And now an important announcement from Facebook. Gender is a “spectrum,” and so, to accommodate this new reality, a Facebook user can now choose a gender for his or her (or them’s?) Facebook profile other than one of the (bigoted) two “genders” that were “assigned to” the individual at birth. Isn’t that special?
Who was the Assigner, by the way? Is that an inadvertent acknowledgement of The Creator? The Ultimate Umpire?
In addition, the Facebook user can choose the pronoun by which to be referred. He, she, or, get ready … they.
What, no royal we?
Perhaps in this brave new world, the traditionally “gendered” can have we, and the otherly gendered can have … we-weed.
I’m still trying to wrap my head around how the unconventionally gendered will use they. Will they refer to an individual creature? Meaning that if the person slides back and forth along the baseline of this gender spectrum, then that person has the gender equivalent of multiple personalities, and so we (who?) must always refer to that individual as they? Arghhhh.
I can’t wait to see how the Associated Press (AP) changes its style book to accommodate these new “facts”. An AP story attempts to inform us (whom?): [emphasis and commentary, in brackets, was added to quotes]
With a click of a cursor, Jay Brown in Cheverly, Md., went from Male to Trans Male. A few states away, Debon Garrigues of Asheville, N.C., switched from Male to Neutral. In San Francisco, Marilyn Roxie, formerly Female, chose three: Androgynous, Transgender and Genderqueer. [Is Roxie, then, a “they”? I’m so confused.]
Across the country Thursday, news swept through the transgender community that social media giant Facebook had added a customizable option with about 50 different terms people can use to identify their gender as well as three preferred pronoun choices: him, her or them. And one after another, they made their changes in a quiet revolution of sorts.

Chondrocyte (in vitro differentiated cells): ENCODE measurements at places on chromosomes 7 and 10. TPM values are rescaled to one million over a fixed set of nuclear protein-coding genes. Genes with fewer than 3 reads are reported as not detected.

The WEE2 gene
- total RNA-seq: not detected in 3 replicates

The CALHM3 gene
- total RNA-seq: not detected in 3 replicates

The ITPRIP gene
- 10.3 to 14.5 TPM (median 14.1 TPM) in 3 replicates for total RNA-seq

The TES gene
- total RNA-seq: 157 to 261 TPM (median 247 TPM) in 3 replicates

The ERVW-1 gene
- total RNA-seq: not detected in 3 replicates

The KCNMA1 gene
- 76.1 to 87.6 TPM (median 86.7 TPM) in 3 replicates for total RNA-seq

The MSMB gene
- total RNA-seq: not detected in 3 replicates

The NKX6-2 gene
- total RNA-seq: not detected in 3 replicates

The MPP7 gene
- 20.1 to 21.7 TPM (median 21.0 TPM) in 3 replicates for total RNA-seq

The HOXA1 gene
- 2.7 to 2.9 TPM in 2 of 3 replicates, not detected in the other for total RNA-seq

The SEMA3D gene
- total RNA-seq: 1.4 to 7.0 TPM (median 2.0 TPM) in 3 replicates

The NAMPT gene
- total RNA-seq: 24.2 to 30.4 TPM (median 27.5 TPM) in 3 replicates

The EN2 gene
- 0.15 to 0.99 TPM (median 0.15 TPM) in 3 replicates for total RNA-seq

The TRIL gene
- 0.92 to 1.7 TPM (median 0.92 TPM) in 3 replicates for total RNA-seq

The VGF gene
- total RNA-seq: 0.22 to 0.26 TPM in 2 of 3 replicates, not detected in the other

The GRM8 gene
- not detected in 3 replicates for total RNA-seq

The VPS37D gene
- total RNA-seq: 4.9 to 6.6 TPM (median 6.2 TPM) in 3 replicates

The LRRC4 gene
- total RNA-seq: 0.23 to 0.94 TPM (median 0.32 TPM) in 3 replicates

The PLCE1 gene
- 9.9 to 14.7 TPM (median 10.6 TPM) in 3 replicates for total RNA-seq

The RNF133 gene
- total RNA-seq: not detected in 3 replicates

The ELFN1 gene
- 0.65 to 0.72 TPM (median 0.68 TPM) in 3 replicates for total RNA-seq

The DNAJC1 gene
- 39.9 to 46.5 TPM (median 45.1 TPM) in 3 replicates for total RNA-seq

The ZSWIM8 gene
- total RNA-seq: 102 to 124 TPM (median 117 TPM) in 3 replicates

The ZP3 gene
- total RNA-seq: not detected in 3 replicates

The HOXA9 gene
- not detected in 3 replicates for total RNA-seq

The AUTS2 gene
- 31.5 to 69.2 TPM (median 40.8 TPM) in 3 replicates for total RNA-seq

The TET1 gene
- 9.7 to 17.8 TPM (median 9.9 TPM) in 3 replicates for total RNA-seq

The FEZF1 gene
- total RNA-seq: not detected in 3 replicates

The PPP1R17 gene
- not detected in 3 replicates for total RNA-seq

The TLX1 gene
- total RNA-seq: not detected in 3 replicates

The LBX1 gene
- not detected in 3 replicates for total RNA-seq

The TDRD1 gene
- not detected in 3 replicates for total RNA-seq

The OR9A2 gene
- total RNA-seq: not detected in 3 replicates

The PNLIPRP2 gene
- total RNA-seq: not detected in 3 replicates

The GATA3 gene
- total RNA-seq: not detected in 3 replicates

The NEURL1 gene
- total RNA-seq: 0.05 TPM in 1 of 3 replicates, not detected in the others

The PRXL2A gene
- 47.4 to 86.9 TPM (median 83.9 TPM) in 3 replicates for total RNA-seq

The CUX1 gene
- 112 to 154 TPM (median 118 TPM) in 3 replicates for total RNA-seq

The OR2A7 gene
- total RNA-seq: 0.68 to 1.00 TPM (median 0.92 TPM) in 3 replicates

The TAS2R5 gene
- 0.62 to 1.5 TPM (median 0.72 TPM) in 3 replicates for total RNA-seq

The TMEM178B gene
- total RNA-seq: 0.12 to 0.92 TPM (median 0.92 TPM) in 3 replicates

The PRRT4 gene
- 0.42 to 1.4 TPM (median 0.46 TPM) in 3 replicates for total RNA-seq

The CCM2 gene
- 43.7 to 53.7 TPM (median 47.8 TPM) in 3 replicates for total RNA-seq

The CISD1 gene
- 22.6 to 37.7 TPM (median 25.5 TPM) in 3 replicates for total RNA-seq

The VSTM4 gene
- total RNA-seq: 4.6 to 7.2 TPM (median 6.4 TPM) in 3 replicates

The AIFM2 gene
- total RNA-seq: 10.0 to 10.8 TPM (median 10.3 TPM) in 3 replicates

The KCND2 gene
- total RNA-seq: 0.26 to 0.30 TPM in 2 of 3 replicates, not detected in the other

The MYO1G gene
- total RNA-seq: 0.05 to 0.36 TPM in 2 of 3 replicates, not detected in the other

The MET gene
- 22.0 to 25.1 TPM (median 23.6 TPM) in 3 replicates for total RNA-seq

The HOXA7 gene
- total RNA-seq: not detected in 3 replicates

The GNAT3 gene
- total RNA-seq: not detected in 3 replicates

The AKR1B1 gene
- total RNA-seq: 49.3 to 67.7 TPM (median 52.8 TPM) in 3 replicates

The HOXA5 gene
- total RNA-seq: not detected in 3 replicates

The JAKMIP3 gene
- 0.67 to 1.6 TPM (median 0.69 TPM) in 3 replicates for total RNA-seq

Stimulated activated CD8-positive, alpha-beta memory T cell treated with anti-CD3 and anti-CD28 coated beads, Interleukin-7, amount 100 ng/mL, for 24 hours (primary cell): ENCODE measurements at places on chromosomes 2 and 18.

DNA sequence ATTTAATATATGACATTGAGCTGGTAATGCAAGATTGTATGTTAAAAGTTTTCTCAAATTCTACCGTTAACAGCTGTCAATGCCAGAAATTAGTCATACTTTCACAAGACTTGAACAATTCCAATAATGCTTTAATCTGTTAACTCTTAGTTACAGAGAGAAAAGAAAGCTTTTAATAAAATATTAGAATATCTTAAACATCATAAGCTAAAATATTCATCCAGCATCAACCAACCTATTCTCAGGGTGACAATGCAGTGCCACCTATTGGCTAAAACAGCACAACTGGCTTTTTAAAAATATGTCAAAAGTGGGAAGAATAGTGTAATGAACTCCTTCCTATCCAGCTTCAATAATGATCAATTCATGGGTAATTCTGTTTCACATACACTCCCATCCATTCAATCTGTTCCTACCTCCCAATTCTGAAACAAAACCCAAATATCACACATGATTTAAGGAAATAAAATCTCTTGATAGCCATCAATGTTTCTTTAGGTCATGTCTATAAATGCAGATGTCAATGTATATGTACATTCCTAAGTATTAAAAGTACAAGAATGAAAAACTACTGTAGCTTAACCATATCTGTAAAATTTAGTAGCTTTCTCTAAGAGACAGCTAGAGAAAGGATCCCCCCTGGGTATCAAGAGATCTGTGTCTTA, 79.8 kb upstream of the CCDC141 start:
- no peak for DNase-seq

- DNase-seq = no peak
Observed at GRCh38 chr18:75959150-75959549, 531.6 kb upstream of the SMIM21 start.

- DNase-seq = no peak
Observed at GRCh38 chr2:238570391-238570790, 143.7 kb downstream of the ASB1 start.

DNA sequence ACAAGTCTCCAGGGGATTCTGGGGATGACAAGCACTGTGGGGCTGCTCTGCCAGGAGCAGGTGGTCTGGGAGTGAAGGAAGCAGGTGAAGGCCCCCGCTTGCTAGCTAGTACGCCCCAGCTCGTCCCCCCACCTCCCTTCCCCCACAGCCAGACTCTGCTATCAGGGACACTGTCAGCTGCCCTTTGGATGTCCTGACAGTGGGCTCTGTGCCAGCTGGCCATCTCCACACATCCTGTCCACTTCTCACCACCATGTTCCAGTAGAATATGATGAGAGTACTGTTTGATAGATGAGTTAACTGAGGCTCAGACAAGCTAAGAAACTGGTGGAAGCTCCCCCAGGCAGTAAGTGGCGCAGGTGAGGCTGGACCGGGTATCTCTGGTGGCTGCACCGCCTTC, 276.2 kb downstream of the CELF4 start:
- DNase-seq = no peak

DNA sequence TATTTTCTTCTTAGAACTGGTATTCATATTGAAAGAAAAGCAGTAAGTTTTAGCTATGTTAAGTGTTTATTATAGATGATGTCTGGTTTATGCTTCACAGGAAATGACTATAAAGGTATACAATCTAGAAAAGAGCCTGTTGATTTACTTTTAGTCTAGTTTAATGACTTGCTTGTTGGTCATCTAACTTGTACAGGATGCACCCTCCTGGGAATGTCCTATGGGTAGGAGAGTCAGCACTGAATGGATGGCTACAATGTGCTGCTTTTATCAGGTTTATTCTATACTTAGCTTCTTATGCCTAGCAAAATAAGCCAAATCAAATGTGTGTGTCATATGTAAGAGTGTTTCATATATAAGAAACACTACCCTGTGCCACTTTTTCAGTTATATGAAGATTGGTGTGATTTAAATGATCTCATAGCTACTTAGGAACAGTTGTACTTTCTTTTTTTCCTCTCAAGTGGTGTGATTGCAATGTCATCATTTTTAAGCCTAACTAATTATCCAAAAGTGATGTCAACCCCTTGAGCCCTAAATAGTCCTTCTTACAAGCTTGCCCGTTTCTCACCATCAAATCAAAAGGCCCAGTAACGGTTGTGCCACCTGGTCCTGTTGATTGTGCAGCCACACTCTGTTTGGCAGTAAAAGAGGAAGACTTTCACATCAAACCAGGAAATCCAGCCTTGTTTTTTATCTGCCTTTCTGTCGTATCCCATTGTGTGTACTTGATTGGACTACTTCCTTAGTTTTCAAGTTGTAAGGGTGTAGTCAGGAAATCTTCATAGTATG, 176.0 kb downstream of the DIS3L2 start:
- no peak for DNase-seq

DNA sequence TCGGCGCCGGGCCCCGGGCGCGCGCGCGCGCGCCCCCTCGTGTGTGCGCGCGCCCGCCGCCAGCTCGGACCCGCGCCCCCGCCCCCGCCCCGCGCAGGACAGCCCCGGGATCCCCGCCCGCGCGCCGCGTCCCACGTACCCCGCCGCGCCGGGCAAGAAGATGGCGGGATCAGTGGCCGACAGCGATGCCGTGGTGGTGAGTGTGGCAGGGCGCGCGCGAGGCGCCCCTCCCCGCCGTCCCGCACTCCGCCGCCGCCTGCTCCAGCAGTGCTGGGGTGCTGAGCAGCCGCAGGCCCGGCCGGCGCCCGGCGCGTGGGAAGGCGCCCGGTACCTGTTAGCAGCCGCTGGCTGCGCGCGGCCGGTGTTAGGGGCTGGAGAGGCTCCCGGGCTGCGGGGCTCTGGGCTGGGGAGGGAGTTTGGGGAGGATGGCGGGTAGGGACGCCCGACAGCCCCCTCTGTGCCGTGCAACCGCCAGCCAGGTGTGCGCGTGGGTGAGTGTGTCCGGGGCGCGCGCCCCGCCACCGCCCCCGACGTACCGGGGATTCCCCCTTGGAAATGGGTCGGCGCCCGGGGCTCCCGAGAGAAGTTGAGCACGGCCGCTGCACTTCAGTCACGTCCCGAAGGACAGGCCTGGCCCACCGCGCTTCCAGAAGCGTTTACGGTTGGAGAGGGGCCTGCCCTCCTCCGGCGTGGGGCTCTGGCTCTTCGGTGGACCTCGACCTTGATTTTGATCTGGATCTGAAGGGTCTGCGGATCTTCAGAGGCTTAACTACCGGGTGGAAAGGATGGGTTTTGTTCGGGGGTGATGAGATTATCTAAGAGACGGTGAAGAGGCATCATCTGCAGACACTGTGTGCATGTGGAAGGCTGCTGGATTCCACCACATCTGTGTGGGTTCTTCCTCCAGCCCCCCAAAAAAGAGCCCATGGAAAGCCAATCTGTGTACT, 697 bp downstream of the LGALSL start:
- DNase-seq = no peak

“For me, this is about much more than a button on a monitor,” Garrigues said. “This encourages people to think outside the binary spectrum. It means I don’t have to try to fit in the wrong boxes.” …
Or underwear, either, apparently.
Riddle me this: Can a spectrum be binary? Oh, who cares about precision in language? Loosen up!
‘When I use a word,’ Humpty Dumpty said, in rather a scornful tone, ‘it means just what I choose it to mean — neither more nor less.’
All together now: Gender refers to words, or at least that’s what we (who?) were traditionally taught. It seems that gender now also refers to behavior. Sex, we (who?) were traditionally taught, refers to a biological state. The ever-educational (guffaw!) Wikipedia explains that
Sexologist John Money introduced the terminological distinction between biological sex and gender as a role in 1955. Before his work, it was uncommon to use the word gender to refer to anything but grammatical categories …
A real rules changer, that sexologist. Is he more properly referred to as a genderologist? According to the Merriam-Webster online dictionary (which is probably being “updated” even as I write):
Gender is “the behavioral, cultural, or psychological traits typically associated with one sex.
One sex? Whoa. Hold that runner at first base. Don’t we (who?) need two Facebook categories? One for sex and another for gender? Otherwise, we’ll be discriminating, won’t we (who?)? We need a new sex. A spectrum of sexes. Don’t we (who?)?
Oh, well. That’s the current definition of gender until “they” (who?) decide (decides?) to re-decide (re-re-decide?) what the meaning of is is, what the meaning of gender is, what the meaning of sex is, and what the meaning of anything else under the sun that you (who?) previously thought was already incontrovertibly determined is.
Who (who?) decides who (who?) gets to be the decider now that the Ultimate Umpire has been sidelined by Facebook?